More UK schools reduce school week to save money and boost productivity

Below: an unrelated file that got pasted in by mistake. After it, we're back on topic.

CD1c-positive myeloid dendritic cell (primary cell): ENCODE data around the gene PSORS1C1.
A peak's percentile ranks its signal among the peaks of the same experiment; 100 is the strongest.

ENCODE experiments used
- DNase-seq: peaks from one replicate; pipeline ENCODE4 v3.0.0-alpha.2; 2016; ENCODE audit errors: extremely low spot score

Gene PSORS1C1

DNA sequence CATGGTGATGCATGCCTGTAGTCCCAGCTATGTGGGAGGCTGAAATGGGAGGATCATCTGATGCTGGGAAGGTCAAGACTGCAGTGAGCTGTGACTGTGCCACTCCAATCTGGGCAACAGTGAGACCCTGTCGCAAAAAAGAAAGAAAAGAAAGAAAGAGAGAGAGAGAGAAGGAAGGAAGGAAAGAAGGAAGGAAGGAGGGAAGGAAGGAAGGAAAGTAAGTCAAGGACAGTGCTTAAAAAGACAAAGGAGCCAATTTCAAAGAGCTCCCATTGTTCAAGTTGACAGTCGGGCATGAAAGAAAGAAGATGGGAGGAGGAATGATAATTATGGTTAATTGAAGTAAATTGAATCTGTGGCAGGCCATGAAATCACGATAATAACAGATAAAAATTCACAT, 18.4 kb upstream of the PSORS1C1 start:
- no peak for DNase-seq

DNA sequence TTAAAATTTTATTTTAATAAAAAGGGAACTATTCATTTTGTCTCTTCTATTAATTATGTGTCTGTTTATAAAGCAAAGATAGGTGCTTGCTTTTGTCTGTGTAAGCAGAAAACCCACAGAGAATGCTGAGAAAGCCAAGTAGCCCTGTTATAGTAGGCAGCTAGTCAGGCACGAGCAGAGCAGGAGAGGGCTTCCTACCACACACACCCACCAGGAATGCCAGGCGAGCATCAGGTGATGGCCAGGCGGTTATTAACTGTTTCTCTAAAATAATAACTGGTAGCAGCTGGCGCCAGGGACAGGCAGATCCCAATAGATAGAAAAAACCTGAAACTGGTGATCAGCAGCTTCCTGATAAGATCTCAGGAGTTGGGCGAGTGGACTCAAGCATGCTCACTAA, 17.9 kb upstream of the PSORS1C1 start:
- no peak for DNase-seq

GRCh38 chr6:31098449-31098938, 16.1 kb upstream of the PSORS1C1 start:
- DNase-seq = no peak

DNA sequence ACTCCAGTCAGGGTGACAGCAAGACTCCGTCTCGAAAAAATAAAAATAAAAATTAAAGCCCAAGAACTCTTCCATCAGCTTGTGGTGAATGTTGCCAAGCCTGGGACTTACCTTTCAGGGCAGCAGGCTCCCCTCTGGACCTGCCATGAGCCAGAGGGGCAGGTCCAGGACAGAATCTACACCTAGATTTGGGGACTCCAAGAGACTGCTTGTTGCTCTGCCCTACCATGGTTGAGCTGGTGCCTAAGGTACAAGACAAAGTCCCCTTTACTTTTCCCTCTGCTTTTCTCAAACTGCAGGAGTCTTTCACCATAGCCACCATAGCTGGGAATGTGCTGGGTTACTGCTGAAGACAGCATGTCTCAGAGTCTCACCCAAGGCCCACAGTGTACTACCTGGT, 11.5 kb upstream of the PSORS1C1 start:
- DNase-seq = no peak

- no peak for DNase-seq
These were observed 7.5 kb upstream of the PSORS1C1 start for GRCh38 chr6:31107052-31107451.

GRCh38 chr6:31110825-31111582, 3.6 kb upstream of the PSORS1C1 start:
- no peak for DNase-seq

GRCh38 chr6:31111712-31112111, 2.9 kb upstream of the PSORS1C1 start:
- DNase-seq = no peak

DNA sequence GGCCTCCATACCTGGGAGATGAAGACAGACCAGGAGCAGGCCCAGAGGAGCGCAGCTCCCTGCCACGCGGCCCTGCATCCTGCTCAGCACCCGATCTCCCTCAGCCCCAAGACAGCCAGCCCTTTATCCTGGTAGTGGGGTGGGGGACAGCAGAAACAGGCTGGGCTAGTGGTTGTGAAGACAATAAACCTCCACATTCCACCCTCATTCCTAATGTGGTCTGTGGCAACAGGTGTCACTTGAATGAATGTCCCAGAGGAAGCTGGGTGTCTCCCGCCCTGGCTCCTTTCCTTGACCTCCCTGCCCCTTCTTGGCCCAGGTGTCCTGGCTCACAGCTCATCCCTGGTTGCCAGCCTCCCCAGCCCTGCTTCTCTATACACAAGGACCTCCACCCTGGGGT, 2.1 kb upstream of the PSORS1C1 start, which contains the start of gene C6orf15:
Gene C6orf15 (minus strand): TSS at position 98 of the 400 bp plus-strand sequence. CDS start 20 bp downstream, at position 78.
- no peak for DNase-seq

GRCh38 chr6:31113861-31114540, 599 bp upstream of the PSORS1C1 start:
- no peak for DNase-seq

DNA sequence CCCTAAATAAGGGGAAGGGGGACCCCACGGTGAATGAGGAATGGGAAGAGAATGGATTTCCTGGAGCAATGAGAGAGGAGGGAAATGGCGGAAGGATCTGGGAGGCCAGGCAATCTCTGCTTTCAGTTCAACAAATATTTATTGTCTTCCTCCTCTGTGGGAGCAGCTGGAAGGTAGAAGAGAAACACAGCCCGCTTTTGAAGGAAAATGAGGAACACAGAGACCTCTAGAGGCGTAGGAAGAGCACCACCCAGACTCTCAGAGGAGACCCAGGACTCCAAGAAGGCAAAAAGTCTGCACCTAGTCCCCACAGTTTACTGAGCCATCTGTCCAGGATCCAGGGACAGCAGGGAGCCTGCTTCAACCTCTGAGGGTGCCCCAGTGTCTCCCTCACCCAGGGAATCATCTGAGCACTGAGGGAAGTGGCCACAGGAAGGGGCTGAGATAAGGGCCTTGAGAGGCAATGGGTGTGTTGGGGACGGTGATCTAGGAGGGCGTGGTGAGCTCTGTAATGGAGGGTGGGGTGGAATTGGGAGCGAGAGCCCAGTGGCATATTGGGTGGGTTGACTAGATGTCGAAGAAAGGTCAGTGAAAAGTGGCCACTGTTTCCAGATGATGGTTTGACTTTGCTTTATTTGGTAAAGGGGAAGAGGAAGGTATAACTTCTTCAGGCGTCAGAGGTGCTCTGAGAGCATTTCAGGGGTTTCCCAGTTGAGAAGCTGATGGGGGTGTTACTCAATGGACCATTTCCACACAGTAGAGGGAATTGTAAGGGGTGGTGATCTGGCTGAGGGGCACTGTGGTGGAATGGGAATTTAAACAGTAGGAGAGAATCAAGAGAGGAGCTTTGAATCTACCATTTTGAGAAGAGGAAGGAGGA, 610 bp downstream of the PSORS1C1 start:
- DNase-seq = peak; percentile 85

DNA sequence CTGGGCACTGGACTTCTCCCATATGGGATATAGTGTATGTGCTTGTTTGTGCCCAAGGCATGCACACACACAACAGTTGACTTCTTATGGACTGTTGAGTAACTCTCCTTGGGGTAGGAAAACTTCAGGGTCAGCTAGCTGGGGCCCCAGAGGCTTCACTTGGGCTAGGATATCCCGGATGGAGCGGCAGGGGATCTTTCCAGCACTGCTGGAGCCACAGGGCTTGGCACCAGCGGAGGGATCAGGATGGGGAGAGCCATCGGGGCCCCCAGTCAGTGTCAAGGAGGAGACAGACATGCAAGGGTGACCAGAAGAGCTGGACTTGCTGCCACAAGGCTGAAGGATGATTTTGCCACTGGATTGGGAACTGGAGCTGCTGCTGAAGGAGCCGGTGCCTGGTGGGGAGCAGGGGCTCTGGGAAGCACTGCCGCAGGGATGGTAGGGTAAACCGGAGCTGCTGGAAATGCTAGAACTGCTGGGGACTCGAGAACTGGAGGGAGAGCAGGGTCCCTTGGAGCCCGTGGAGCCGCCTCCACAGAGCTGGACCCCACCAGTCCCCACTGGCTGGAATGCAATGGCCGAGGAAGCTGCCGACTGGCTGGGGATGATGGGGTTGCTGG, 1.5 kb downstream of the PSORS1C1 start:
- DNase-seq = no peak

Last week, we reported on the growing trend of US schools trimming the school week down to four days a week. A similar trend seems to hitting the UK, with more schools choosing to reduce the school week to four and a half days. On Fridays, pupils from these schools will head home at lunchtime. In Birmingham, 20 schools have already shortened the school week, due to funding shortages. According to the BBC, “Northfield, the catchment area for Bellfield Junior School, is in a deprived part of Birmingham. “Nearly 60% of the 286 pupils at the school are classed as being disadvantaged, receiving free school meals and “pupil premium” – a grant given by the government to a school for each disadvantaged child it educates. Over a third are also on the vulnerable register, while 27% have special educational needs and disabilities.” Head teacher Nigel Atwood, who spearheaded the initiative, said that the school receives £1.3m from the local authority for its annual budget, but around 76 percent to 78 percent of that sum is taken by  staffing costs and wages, leaving around £300,000 for everything else. Deputy Claire du Toit was initially “horrified” when she heard about Atwood’s suggestion, as she wasn’t sure how it would be beneficial to allow children to lose half a day of learning. But they are seeing some positive effects. The new shortened school week means pupils only lose 50 minutes of teaching time and still receive a total of 25 hours a week – 90 minutes more than the recommended minimum set by the Department of Education.

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